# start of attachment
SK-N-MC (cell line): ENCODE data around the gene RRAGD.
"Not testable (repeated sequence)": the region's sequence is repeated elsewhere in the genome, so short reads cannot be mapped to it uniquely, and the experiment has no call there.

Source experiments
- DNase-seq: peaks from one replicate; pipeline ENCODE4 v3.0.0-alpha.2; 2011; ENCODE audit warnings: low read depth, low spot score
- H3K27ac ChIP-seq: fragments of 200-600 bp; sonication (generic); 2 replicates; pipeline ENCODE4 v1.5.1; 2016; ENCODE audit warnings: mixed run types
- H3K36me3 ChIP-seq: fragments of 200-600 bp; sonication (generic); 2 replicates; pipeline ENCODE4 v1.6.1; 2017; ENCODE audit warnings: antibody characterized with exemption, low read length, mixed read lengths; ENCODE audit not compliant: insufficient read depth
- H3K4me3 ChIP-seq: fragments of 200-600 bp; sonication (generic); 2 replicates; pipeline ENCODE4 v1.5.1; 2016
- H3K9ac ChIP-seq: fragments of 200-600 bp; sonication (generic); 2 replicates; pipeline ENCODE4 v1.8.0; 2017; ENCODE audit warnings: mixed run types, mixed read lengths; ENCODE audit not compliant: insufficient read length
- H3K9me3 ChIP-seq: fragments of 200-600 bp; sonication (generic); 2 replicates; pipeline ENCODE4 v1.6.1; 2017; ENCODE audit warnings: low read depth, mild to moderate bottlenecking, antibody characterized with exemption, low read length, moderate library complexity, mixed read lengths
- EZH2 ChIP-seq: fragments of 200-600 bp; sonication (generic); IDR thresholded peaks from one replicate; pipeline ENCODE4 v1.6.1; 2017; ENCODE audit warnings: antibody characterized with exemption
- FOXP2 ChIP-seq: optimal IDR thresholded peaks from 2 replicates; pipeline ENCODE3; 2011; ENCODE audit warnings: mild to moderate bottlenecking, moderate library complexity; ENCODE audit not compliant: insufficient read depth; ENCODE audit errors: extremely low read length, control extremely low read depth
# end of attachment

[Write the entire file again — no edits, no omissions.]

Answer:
SK-N-MC (cell line): ENCODE data around the gene RRAGD.
"Not testable (repeated sequence)": the region's sequence is repeated elsewhere in the genome, so short reads cannot be mapped to it uniquely, and the experiment has no call there.

Source experiments
- DNase-seq: peaks from one replicate; pipeline ENCODE4 v3.0.0-alpha.2; 2011; ENCODE audit warnings: low read depth, low spot score
- H3K27ac ChIP-seq: fragments of 200-600 bp; sonication (generic); 2 replicates; pipeline ENCODE4 v1.5.1; 2016; ENCODE audit warnings: mixed run types
- H3K36me3 ChIP-seq: fragments of 200-600 bp; sonication (generic); 2 replicates; pipeline ENCODE4 v1.6.1; 2017; ENCODE audit warnings: antibody characterized with exemption, low read length, mixed read lengths; ENCODE audit not compliant: insufficient read depth
- H3K4me3 ChIP-seq: fragments of 200-600 bp; sonication (generic); 2 replicates; pipeline ENCODE4 v1.5.1; 2016
- H3K9ac ChIP-seq: fragments of 200-600 bp; sonication (generic); 2 replicates; pipeline ENCODE4 v1.8.0; 2017; ENCODE audit warnings: mixed run types, mixed read lengths; ENCODE audit not compliant: insufficient read length
- H3K9me3 ChIP-seq: fragments of 200-600 bp; sonication (generic); 2 replicates; pipeline ENCODE4 v1.6.1; 2017; ENCODE audit warnings: low read depth, mild to moderate bottlenecking, antibody characterized with exemption, low read length, moderate library complexity, mixed read lengths
- EZH2 ChIP-seq: fragments of 200-600 bp; sonication (generic); IDR thresholded peaks from one replicate; pipeline ENCODE4 v1.6.1; 2017; ENCODE audit warnings: antibody characterized with exemption
- FOXP2 ChIP-seq: optimal IDR thresholded peaks from 2 replicates; pipeline ENCODE3; 2011; ENCODE audit warnings: mild to moderate bottlenecking, moderate library complexity; ENCODE audit not compliant: insufficient read depth; ENCODE audit errors: extremely low read length, control extremely low read depth